Still, there are other incarnations of mainstream interest in gaming today, exemplified mostly by the mobile and hand-held markets. Mobiles are everywhere, and the increasing availability of on-line services has enabled games to be introduced to the major public through cellular phones. This platform faces problems of its own, such as a multitude of mobile internal configurations, leading to the lack of solid development standards, relatively low hardware capability, and the lack of proper input devices for games. Hand-held devices, on the other hand (no pun intended), feature game-specific hardware and input/output capabilities that are usually one or two generations behind home consoles in terms of processing power. Software developed for such platforms, however, are generally aimed towards a broader audience than home consoles. Low prices, high availability, and the practical concerns of portability are other factors that contribute to the wider audience appeal enjoyed by hand-held games.



Nintendo’s Call for Gamers


If we wanted to ask a game development company about the past, present and future status of the games industry from a higher, broader standpoint, that company would HAVE to be Nintendo. The Big N has always been an absolute reference in terms of gaming innovation, and continues to play that part wonderfully with its latest hardware releases. Nintendo has been a major driving force in shaping the video-games culture and market as we know it, although such a position does not always mean commercial success (PlayStation, anyone?).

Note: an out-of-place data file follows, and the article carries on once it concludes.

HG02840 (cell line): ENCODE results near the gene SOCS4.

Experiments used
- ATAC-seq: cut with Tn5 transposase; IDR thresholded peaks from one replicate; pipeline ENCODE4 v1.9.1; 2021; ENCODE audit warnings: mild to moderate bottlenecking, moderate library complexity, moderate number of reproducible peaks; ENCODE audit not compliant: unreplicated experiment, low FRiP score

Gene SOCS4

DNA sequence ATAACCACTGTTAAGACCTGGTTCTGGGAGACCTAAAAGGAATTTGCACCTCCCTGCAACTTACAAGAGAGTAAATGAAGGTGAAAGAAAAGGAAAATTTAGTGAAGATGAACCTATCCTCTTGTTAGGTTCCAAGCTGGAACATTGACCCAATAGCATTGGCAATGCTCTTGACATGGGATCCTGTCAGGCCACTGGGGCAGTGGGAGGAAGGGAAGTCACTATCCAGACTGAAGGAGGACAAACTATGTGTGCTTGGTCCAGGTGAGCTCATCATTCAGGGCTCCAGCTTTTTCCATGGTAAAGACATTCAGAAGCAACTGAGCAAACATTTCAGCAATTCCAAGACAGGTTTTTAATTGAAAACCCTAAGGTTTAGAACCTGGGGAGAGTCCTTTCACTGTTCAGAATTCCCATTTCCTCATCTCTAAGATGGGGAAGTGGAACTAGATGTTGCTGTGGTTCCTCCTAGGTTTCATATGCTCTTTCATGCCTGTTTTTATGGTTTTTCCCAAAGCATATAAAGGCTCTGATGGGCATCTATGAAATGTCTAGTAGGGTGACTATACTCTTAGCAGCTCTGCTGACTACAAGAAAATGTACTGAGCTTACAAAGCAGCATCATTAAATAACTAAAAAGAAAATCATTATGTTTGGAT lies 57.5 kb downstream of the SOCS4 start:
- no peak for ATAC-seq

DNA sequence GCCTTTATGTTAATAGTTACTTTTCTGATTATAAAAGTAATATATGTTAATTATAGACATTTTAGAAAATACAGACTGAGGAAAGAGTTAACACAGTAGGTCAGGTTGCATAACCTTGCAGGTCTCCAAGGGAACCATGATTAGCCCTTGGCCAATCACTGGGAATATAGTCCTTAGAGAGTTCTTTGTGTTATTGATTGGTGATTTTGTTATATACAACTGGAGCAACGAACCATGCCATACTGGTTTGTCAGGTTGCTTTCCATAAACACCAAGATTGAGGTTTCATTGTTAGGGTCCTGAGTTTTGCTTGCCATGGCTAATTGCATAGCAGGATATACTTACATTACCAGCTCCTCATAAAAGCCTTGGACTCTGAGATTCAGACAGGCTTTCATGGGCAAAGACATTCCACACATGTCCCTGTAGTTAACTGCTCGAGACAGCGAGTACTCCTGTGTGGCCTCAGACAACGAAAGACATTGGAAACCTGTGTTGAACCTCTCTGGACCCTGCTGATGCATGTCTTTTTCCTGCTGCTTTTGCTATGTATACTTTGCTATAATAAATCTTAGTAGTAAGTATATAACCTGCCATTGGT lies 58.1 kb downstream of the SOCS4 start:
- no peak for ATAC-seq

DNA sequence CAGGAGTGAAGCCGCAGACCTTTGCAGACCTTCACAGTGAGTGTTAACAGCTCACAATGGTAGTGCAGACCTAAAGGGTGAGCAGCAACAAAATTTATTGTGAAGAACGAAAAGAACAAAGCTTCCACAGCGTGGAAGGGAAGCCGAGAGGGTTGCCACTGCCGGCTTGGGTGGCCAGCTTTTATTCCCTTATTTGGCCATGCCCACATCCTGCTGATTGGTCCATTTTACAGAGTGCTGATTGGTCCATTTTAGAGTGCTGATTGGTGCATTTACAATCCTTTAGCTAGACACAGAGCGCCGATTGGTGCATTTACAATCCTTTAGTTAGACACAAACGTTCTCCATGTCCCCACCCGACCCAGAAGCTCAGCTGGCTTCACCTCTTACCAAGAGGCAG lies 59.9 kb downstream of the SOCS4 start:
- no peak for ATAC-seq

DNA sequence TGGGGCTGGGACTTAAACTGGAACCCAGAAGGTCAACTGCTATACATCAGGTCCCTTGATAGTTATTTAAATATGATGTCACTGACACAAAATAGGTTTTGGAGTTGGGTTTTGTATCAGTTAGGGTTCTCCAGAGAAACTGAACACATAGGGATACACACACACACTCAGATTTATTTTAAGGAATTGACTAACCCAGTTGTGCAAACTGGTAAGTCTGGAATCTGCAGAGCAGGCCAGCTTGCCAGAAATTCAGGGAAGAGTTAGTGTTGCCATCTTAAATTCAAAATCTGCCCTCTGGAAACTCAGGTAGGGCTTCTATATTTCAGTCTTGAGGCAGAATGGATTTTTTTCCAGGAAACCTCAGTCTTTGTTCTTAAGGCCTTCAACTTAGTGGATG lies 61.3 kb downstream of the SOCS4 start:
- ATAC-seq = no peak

Such awareness of the big picture has allowed Nintendo to design a strategy that would lead to the next leap (as opposed to the next step) in gaming, which started with Nintendo’s newest hand-held console, the Nintendo DS. Not only is the DS a revolution in human-game interface, featuring a touch sensitive screen that enables game interaction in a multitude of new ways, but also the software developed for the system is truly original and amazing. Unconventional games such as Nintendogs and the Brain Training series are both a critical and technical achievement gameplay-wise, and an outstanding commercial success.


The Big N expanded its strategy further with the Nintendo Wii, a home console designed to bring together current gamers, former gamers that left video-games behind for being too complex and overwhelming, and non-gamers alike. Such high stakes are met with the Wii’s original input system, which combines old-school button-pressing with detailed and accurate motion-sensing. The console also features an on-line distribution system called the Wii Virtual Console, designed to enable gamers to download games from several Nintendo and third-party consoles from the past directly into the Wii’s hard-drive. Combined with a simplified game controller reminding that of the Super Nintendo, the package is a cheerful welcoming to former gamers from the 80’s and 90’s.





Are games cult or mainstream? As of now, the answer has to be “both”. Nintendo is helping us experiment deeper with broader audiences, and its challenges are far from simple. A careful balance between appealing to new customers and retaining the interest of hardcore gamers must be achieved for Nintendo’s strategy to succeed. We are definitely eager to see more and more DS and Wii software coming, aimed at both mainstream and cult followers, and perhaps it will be during the current generation of consoles that we will be able to decide whether the games industry is bound to remain as cult, embrace the masses, or branch into both of them.